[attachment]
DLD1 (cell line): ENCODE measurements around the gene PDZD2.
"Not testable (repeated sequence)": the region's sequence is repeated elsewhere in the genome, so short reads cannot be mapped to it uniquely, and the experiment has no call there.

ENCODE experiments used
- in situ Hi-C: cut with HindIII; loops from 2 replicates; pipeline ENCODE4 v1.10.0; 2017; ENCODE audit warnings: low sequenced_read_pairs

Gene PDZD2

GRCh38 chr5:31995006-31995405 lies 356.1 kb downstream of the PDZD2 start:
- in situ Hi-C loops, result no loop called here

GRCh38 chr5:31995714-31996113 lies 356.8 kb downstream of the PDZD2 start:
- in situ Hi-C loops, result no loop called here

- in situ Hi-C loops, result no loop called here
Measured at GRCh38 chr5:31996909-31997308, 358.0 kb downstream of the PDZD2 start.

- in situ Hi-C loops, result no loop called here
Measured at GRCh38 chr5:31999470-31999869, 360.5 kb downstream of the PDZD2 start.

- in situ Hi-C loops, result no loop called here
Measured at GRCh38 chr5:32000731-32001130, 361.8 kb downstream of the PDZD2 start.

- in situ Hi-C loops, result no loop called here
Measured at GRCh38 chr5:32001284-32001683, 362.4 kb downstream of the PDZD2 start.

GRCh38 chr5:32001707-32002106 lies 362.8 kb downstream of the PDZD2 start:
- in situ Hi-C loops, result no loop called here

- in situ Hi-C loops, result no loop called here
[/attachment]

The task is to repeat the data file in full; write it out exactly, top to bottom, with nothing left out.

DLD1 (cell line): ENCODE measurements around the gene PDZD2.
"Not testable (repeated sequence)": the region's sequence is repeated elsewhere in the genome, so short reads cannot be mapped to it uniquely, and the experiment has no call there.

ENCODE experiments used
- in situ Hi-C: cut with HindIII; loops from 2 replicates; pipeline ENCODE4 v1.10.0; 2017; ENCODE audit warnings: low sequenced_read_pairs

Gene PDZD2

GRCh38 chr5:31995006-31995405 lies 356.1 kb downstream of the PDZD2 start:
- in situ Hi-C loops, result no loop called here

GRCh38 chr5:31995714-31996113 lies 356.8 kb downstream of the PDZD2 start:
- in situ Hi-C loops, result no loop called here

- in situ Hi-C loops, result no loop called here
Measured at GRCh38 chr5:31996909-31997308, 358.0 kb downstream of the PDZD2 start.

- in situ Hi-C loops, result no loop called here
Measured at GRCh38 chr5:31999470-31999869, 360.5 kb downstream of the PDZD2 start.

- in situ Hi-C loops, result no loop called here
Measured at GRCh38 chr5:32000731-32001130, 361.8 kb downstream of the PDZD2 start.

- in situ Hi-C loops, result no loop called here
Measured at GRCh38 chr5:32001284-32001683, 362.4 kb downstream of the PDZD2 start.

GRCh38 chr5:32001707-32002106 lies 362.8 kb downstream of the PDZD2 start:
- in situ Hi-C loops, result no loop called here

- in situ Hi-C loops, result no loop called here